The Taipa Village is where the original community of the Taipa Island in Macau lies. The Village has then been one of Macau’s best attractions being one of the only two traditional villages left in Macau. The village is a small cluster of narrow streets, alleys and lanes, with old colonial houses lined up mostly on each side. The houses often adopt a yellow, blue and green shade of color, which produces a rather enjoyable appearance of the village all together.
Walking along the pedestrian alleys, visitors will be able to peep into small traditional shops of the village that seem like they belong to a completely different era. Portuguese-styled offices, ancient temples and colonial villas blend in effortlessly with the old fashioned street lamps and hanging flower baskets of the village. Today, the village overlooks a long stretch of reclaimed land. Also within the village is the Taipa House Museum, which remains an excellent place for visitors to see the once living conditions of a typical Portuguese family during the 1900s.
Along with visiting the Taipa Village, many tourists head straight to the nearby Rua de Cunha, which is more popularly known as the Foot Street. The entire strip and some off-road streets have plenty of small restaurants and eateries that serve homey Portuguese, Macanese and Italian food. Of course, Chinese food is also abundant in this area. Two of the most recommended eateries are the Restaurante Dumbo and Cozinha Pinochhio, which both serve gastronomic Macanese-Portuguese dishes in generous portions with relatively fair prices. Although both are famous among visitors, it doesn’t mean that they remain better than the others. Some opt for a more authentic and homey type of restaurant which can also serve equally sumptuous food such as O Santos, Galo, Dom Galo, Send Cheong, Serradura, Gelatina Mok Yi Kei, Antonio Restaurantes and Amagao.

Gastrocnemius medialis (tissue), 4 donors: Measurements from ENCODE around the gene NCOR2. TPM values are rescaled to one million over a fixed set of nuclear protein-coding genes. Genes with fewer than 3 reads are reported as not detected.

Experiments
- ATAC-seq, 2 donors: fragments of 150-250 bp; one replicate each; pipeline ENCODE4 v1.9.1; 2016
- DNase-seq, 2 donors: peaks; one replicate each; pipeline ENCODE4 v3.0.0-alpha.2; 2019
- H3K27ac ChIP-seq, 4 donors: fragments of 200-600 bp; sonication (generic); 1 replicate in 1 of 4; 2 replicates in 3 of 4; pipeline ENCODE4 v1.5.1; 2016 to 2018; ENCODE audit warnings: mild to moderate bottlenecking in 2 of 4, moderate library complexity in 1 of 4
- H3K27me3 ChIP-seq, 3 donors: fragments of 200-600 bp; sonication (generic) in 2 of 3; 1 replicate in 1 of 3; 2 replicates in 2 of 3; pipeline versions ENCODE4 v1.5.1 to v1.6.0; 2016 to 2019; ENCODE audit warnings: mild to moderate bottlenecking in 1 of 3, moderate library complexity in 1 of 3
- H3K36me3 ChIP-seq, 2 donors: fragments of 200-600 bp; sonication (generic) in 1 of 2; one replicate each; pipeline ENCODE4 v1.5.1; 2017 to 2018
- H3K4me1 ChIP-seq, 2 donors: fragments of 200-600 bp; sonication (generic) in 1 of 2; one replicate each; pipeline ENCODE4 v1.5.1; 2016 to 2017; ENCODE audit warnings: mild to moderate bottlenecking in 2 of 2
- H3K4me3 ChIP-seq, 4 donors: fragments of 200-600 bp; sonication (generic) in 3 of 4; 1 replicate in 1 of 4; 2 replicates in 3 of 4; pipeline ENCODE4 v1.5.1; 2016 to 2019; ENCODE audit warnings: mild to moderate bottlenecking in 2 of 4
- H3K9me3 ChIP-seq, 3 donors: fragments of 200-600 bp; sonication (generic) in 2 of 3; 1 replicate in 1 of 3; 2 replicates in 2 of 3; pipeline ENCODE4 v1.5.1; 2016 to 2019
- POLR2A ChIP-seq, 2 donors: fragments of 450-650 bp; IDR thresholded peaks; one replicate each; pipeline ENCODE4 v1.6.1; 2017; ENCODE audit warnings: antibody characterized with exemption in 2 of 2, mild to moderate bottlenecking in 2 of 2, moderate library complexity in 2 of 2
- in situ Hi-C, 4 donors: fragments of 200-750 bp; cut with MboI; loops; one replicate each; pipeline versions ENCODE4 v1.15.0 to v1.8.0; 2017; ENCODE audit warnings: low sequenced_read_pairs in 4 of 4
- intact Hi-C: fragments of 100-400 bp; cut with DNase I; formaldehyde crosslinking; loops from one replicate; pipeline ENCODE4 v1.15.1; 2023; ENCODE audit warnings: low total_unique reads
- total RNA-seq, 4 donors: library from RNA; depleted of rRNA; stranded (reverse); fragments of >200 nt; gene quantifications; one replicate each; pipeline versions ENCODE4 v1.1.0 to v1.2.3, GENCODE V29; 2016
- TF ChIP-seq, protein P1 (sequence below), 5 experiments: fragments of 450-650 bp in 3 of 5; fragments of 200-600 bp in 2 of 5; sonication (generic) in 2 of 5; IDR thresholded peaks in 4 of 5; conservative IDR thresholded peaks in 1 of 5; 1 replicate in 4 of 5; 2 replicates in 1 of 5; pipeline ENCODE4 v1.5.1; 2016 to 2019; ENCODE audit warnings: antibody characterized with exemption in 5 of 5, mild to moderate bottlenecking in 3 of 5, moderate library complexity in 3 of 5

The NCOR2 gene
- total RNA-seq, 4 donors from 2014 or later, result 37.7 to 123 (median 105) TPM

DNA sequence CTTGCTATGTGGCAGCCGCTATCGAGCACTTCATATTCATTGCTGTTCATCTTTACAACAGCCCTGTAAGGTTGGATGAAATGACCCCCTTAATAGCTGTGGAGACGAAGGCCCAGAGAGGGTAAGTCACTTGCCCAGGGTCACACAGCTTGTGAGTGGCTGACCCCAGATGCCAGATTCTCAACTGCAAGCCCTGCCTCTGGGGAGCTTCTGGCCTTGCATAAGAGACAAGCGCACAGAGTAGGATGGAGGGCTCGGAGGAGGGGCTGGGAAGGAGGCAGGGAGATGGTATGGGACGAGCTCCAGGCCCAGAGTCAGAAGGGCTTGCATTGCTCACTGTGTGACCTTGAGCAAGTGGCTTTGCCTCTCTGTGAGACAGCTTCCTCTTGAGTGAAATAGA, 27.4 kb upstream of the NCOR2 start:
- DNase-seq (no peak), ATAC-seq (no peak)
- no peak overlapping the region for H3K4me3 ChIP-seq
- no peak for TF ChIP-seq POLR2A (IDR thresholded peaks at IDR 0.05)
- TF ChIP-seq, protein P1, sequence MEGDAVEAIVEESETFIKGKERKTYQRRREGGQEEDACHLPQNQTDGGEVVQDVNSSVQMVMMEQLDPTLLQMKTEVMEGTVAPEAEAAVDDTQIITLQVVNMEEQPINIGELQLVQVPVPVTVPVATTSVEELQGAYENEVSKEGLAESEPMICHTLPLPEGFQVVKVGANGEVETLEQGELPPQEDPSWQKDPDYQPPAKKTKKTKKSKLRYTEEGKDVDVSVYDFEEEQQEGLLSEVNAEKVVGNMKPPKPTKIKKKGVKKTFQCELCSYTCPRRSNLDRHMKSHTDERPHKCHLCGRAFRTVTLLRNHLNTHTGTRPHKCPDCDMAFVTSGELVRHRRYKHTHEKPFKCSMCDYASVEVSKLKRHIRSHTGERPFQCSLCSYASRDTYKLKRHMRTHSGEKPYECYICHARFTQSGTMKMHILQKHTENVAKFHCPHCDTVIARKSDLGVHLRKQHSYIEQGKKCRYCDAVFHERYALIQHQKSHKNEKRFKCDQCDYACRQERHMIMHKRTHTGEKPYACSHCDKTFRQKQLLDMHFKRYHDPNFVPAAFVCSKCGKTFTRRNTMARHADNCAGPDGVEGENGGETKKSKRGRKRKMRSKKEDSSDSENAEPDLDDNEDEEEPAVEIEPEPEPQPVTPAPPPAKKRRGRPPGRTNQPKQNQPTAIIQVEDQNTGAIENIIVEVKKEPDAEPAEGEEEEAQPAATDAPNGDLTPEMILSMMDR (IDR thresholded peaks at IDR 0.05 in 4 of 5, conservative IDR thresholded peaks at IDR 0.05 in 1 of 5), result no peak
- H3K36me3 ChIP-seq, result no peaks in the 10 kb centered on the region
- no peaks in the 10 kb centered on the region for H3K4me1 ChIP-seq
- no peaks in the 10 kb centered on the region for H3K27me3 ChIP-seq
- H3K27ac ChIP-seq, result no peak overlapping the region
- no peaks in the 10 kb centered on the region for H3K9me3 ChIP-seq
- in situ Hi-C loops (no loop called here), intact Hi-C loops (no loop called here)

Despite feeling being transported into a whole new era, you’d have to remember that you are still in Macau after all. This means that when in Macau, there are always casinos everywhere and the Taipa Village is no exception. Several casinos including the Macau Jockey Club can be seen near the village where guests can watch races in comfortable air-conditioned places. These areas remain popular to the locals but tourists often visit such areas as well. Also located nearby are the Ruins of St. Paul and the tree-lined esplanade along the Avenida de Praia, which provides a colonial elegance to the area. Located on a hill east of the village is a neo-classical church named Our Lady of Carmel that was built in 1885. Winding paths that lead to church can be seen going through the Carmel Garden straight to the Avenda da Praia and finally the said Church.
The Taipa Village remains popular with visitors wanting to catch a glimpse of the how the old Macau was. With a line of Chinese shop houses, Portuguese-style workplaces, small temples and a former firecracker factory, the narrow streets of this small, busy but colorful village come to life.